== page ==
To Thine Own Art Be True

We recently spent a weekend being charmed and being charming at an absolutely charming spring wedding.  It was one of three wedding events we’re attending over nine days.  When it rains, it pours.

Fortunately, at this one, it did neither.  The sun shone over the outdoors ceremony and continued to the outdoors reception where the music was provided by one of our closest friends and one of the most talented individuals we know.  From ceremony through cocktails and into the dinner he charmed the attendees with his voice and music.  It was a pleasant addition to a delightful celebration.

On one of the other days of that same weekend we strolled the city parks areas in our town’s version of its annual arts festival.  Although it was pleasant, it was not delightful.  Of the almost two hundred artists selling their wares that day, we found a couple we had seen in the past whose works we enjoyed and found a couple new ones who might become favorites.  That puts about 98% of them in the “oh dear” category.  There’s a funny thing about artists, not everything they do is art to everybody.  And we think everybody is winning.

We love the arts and we won’t ever disparage someone from pursuing his or her dream.  Just realize that if that dream is taking vacation pictures on ‘round the world, tax deductible trips, we snap our own memories.  Or if the dream is a single vision in 42 sizes, few will want a collection.  It was unfortunate that these were some of the thoughts we had that day.

We missed a couple of our favorite artists.  Either they chose not to attend or were booked on some other days.  One is a charming lady who takes “local artist” quite seriously.  Everything she paints is local.  Cityscape, landscape, or still-life will be something you recognize but would never have thought of painting.  There is detail in her oil on canvas that those with a digital camera can’t find or don’t know where to look.   When one looks closely at her scenes it doesn’t take long to discover that almost every scene has her husband watching from inside.  Whether she is selling an original or one of her smallest prints, she’ll offer to include a personal inscription.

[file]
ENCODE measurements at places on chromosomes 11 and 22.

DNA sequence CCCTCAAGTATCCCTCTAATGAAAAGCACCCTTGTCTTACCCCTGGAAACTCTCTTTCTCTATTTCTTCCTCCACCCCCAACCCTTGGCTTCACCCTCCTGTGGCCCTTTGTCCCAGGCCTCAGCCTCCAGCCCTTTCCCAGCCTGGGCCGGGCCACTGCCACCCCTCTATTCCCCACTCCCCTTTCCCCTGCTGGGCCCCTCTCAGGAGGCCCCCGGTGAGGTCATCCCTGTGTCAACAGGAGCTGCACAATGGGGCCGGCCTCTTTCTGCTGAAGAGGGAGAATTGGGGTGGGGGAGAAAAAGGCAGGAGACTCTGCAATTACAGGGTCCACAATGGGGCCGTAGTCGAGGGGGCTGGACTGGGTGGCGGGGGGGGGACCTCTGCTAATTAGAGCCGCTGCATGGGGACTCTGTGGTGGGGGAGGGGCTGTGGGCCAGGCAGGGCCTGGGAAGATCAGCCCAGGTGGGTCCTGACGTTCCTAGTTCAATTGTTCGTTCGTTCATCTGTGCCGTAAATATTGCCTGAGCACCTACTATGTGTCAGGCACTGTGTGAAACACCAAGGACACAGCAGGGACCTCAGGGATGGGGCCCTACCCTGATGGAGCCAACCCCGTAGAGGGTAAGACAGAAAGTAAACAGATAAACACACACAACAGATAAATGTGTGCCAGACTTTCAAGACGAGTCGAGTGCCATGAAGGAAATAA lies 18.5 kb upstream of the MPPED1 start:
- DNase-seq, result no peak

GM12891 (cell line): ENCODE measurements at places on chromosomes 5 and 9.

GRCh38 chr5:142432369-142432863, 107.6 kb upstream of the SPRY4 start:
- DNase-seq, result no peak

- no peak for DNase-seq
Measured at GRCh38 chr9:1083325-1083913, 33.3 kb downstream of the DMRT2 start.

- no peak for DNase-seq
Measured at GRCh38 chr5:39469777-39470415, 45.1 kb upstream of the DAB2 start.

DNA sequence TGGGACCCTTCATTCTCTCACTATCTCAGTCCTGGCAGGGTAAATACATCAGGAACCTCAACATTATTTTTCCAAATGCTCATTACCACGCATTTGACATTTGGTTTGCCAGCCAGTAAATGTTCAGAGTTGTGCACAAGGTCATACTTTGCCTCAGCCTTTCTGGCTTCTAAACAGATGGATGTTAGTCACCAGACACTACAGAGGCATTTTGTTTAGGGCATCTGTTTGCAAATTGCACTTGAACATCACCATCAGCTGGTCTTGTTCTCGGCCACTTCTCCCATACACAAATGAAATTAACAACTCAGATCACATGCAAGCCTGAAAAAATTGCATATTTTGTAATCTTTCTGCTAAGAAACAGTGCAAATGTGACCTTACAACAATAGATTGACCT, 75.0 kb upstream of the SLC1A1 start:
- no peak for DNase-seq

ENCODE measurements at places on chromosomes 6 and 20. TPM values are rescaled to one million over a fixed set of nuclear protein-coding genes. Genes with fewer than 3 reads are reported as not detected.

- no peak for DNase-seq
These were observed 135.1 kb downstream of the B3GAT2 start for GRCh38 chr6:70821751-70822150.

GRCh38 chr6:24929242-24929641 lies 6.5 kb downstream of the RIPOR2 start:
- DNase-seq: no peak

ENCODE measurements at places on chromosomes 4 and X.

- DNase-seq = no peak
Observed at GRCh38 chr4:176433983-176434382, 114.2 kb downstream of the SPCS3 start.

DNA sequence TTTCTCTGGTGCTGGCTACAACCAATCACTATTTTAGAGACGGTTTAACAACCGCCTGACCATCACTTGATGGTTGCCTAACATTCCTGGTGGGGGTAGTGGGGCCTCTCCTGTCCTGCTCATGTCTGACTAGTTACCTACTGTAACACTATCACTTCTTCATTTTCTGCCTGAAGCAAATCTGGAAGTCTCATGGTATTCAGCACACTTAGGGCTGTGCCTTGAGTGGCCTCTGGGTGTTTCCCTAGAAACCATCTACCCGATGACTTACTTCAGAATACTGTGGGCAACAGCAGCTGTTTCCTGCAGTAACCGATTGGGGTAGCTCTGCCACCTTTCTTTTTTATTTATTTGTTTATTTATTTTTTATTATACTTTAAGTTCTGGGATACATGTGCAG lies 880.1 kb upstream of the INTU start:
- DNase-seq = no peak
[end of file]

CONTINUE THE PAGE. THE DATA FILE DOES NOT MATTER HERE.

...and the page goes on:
Another of our favorites not seen that day is on a mission to see that everybody who wants one of his pieces can have one of his pieces.  More than once we’ve heard him say to someone without cash in pocket, “Give me $10 and take it home.  Here’s an envelope, mail me a check.”  To those who can’t afford his work he says, “Pay me what you can every month, when it’s paid, it’s yours.”  He of We once asked if he ever regretted that.  “Never,” he said.  “Not even the one time someone gave me a ten, took my painting, and hooked me for the rest.”

And what does all this have to do with a weekend wedding.  It reminded us that Brother of She has that very troubadour booked for a party soon and is still waiting on his contract.  “You know me.  This is the part I like.  Being with the people.  I get around to the business part eventually but if I have you on my calendar, I’ll show up.  My word is my contract.”

That’s what we were thinking while we were walking the artists’ market and hearing the sound of nobody buying anything.  All the pieces were clearly marked.  All the catalogs and business cards were stacked neatly in the front corners.  But there wasn’t the passion that used to drive the artist who would stretch a canvas or test a microphone connection knowing that there might not be anything there now, but there will be soon.  Something very wonderful, very soon.

You have our word on it.

Now, that’s what we think.  Really.  How ‘bout you?

 

 

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